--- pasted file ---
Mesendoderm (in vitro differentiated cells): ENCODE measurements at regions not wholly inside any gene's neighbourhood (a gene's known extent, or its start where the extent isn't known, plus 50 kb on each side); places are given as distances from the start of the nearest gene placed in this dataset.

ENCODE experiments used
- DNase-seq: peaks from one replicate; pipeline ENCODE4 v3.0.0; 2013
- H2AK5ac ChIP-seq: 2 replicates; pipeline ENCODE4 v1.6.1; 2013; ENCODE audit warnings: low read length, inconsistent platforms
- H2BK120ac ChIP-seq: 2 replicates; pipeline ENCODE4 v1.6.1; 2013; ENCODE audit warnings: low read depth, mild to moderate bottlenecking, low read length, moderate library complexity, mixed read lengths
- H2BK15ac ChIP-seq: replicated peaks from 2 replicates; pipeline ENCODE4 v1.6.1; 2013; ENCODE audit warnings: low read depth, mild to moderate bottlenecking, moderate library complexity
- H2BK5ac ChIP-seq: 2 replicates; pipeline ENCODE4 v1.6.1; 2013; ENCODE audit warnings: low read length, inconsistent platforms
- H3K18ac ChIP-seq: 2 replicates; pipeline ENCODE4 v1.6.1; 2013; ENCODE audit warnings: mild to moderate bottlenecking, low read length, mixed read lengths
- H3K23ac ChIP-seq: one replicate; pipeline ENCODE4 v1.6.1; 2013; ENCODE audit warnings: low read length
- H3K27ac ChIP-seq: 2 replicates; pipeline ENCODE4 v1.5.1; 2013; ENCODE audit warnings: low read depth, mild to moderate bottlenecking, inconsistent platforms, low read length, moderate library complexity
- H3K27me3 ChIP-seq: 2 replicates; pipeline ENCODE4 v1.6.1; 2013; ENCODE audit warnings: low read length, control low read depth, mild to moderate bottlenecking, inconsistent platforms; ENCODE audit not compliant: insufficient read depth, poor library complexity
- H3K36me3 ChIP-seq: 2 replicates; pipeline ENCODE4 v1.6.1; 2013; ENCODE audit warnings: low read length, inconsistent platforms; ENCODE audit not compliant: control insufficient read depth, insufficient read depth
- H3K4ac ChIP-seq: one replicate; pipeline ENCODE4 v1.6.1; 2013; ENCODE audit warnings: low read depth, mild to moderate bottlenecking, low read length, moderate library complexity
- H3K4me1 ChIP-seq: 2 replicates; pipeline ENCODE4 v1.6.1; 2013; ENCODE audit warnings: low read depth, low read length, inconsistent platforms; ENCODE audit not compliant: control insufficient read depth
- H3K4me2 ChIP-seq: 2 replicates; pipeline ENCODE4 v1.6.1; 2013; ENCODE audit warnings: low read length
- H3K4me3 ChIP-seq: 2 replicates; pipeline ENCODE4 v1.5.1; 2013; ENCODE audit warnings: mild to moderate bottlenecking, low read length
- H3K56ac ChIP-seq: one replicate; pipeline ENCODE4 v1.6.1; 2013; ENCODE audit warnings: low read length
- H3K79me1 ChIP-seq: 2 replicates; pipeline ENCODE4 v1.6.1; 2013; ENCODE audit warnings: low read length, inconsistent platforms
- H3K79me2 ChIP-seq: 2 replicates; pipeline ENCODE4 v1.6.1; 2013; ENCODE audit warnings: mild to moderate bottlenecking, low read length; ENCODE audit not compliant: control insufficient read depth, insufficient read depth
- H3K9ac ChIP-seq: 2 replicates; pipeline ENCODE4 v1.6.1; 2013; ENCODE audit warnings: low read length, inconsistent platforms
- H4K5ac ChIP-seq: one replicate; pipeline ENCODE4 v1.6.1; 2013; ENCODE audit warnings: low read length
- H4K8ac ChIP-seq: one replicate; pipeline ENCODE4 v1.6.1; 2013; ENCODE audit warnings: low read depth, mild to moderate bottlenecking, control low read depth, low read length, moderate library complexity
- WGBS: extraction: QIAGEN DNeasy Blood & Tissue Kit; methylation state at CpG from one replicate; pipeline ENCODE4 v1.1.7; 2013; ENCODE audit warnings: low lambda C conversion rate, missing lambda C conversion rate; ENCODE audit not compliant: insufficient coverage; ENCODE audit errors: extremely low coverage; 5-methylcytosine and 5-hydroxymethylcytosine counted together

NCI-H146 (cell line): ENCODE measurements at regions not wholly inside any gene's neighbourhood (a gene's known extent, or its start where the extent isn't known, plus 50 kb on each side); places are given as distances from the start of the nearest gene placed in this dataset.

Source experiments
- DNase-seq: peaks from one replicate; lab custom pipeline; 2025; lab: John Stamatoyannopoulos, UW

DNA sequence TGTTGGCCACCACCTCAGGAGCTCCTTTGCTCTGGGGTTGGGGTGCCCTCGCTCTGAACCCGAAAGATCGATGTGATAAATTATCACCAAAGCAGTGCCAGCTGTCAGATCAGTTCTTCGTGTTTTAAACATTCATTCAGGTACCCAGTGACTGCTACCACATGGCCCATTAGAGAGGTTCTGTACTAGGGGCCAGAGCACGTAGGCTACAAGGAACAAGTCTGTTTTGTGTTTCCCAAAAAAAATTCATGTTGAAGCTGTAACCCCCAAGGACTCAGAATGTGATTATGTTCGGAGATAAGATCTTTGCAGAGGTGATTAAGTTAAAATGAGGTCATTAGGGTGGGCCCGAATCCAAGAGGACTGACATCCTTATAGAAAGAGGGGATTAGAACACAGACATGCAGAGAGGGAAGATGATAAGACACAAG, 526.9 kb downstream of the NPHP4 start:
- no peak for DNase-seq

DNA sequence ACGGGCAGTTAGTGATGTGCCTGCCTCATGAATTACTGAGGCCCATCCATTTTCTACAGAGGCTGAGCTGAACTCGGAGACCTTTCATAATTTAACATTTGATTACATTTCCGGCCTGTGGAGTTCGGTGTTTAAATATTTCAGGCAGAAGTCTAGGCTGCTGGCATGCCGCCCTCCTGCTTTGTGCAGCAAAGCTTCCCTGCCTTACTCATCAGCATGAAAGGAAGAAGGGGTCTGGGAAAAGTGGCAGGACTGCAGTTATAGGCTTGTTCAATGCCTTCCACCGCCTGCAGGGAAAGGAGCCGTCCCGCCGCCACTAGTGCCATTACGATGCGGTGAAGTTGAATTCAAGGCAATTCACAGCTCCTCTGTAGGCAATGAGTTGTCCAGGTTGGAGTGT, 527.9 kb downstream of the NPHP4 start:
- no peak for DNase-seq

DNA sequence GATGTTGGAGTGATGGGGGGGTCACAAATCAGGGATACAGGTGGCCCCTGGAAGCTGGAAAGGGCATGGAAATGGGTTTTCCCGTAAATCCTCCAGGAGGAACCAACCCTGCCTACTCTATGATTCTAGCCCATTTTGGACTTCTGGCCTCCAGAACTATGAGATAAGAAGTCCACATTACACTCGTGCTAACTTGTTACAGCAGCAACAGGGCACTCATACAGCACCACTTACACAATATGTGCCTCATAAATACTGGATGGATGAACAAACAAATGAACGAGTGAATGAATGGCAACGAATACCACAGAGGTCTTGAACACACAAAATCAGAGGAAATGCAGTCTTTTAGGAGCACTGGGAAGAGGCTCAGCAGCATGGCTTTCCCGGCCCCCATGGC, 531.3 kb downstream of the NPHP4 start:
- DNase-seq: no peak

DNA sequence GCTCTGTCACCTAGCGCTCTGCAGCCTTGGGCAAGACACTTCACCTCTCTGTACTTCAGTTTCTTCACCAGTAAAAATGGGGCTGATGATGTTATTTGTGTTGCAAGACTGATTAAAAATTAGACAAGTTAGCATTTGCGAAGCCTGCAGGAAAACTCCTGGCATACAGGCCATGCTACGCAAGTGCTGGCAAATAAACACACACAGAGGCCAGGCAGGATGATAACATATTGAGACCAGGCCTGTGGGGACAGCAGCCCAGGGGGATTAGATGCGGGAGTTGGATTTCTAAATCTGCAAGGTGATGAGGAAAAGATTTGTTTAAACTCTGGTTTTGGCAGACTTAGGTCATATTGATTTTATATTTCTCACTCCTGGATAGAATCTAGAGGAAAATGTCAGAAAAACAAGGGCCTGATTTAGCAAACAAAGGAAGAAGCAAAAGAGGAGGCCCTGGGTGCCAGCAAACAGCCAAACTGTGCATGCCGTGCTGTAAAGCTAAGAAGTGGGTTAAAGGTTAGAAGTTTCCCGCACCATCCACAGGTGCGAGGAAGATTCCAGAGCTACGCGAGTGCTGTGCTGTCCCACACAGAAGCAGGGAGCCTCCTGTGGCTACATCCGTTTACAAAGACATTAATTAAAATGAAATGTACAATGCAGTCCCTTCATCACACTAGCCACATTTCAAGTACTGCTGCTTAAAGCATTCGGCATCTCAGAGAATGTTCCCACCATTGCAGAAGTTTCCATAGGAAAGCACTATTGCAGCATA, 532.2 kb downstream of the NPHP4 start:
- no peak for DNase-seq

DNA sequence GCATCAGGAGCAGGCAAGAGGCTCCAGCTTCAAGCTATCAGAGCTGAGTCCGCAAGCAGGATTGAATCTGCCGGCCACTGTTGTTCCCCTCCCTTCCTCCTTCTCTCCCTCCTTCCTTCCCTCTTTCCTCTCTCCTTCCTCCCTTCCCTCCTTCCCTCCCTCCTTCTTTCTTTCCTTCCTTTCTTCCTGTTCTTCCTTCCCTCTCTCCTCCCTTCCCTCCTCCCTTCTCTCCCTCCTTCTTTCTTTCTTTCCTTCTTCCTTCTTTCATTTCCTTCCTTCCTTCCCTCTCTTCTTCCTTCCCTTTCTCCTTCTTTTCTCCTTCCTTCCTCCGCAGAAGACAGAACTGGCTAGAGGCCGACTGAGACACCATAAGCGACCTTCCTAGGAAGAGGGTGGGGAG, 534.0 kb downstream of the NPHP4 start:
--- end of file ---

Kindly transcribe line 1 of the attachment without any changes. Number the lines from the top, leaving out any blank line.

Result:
Mesendoderm (in vitro differentiated cells): ENCODE measurements at regions not wholly inside any gene's neighbourhood (a gene's known extent, or its start where the extent isn't known, plus 50 kb on each side); places are given as distances from the start of the nearest gene placed in this dataset.